By Tony Attwood
These are, of course, just my thoughts. They won’t happen, but sometimes dreaming is nice…
This article contains items 1 to 12. The remaining eight appear in the next piece.
1. Change Premier League scheduling so that December / January are not the busiest times.
I know that the crowds are big during the holiday period, and we’ll never get that changed, but why is there a midweek game in early December, and often an extra game in January too? The weather’s bad, the travel is difficult… So I am not asking for the winter break, but rather a re-distribution of matches. And there will be every chance of that if we….
2. Remove all internationals
Of course that won’t happen either, which is why Fifa will sail on unharmed. “We’re against Fifa but don’t take away all those pointless international matches,” say the countries. It’s pathetic really.
Remove Fifa, remove internationals, transform the monopoly FA, should be the rallying cry, although I admit, it lacks the ring of the “What do we want?” chants.
3. Stop conglomerates buying multiple clubs on different continents.
The group owning Man City also own an identikit club in New York and another in Australia. More will follow, so that they can eventually exist in a world unhampered even by the half-hearted not to say half-baked rules of Fifa. It should be stopped now.
4. Total ref reform and true ref reporting
More video assistance to referees, more Premier League referees so each club only gets each ref twice a season, opening up of PGMO so we can see how they get their 97% right statistic, more open discussion of referees in the media, managers only to be fined for criticising a ref’s decisions if an independent panel finds that video evidence shows that the manager was wrong and the ref was right.
5. Abolition of the transfer windows.
I am still not sure why we have them. It doesn’t enhance or reduce the number of transfers, but does lead to stupid purchases at the 11th hour of the final day of the “window”.
The argument has been that clubs can and will try and buy themselves out of trouble – but we’ve seen already that multiple buying doesn’t bring victory. Especially if the “25 player” rule continues. Indeed, with the 25 rule established you don’t need transfer windows at all.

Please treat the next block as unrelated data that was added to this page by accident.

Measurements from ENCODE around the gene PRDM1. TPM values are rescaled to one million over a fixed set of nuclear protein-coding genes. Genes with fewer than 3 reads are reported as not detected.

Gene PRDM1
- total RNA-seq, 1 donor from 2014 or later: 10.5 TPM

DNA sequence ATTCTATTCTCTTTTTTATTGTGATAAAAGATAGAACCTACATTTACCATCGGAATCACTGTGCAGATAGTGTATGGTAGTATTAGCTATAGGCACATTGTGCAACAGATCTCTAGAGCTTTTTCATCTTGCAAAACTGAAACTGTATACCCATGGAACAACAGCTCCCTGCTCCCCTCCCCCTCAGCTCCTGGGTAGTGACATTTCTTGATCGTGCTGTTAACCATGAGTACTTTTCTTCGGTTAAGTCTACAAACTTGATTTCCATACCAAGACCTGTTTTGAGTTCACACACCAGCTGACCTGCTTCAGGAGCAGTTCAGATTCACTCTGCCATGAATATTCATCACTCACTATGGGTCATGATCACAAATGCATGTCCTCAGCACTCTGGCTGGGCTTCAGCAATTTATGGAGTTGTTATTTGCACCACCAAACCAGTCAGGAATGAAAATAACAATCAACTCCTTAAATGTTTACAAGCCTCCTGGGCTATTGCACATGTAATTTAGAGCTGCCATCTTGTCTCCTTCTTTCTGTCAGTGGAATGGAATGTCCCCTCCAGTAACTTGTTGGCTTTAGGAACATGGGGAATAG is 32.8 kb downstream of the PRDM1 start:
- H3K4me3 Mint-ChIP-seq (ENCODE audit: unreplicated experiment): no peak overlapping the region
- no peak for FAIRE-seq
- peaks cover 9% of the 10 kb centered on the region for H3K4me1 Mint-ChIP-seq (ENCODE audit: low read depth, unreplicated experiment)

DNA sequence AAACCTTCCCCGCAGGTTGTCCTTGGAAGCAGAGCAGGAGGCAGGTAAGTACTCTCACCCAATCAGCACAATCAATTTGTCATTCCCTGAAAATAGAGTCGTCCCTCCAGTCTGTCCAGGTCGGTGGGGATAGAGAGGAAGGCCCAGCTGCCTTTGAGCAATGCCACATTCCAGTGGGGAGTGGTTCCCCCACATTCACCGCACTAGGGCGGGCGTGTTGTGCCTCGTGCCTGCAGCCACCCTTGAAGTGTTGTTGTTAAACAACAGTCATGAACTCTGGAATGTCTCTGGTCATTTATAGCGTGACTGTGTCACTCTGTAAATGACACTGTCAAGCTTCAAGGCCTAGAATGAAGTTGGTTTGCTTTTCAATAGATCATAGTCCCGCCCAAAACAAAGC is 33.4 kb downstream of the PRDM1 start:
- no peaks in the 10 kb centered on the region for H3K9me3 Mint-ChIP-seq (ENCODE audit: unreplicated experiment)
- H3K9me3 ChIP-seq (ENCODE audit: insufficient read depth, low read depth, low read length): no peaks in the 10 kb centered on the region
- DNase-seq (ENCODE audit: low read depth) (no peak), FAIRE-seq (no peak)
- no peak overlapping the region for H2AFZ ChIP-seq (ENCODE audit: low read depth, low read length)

6. Change loan system.
This is the one idea from this list that actually has some support among some of the press scribblers who actually think (and yes, of course there are some).
The loan system in its present form has one more year to run before the “emergency loan” process is removed. But loans will stay there.
The current system allows very rich clubs to buy up everyone they want and then loan them out to any club they feel like – which means in effect the non-oil funded clubs simply never get near these players.
Another year or two of this process and the chances of us ever seeing players like Bellerin or Coquelin come through will be about zero. They’ll be owned by Chelsea and rented out to teams in Russia.
Of course we don’t want players just sitting there not playing, but as I point out a little later in my list in number 15. Journalists should take a short course in contract law, players have the right to force a move, and the loan system is also part of the way clubs are trying to get around this.
And this is not just me having a rant. The Guardian said recently, “the stockpiling of footballers by mega-rich clubs so that other mega-rich clubs can’t have them has become a major problem in Premier League football.” Paul Doyle in the same paper called it “pimping” and proposed a radical change to the law: “If a player does not start at least, say, five matches for his club, he should be allowed leave for free at the end of the season (if he wants to).”
I’ll go with that.
7. Stop talking about ticket prices without talking about the consequences
I read in the Guardian that “Far too many people are being priced out of watching the club they love.”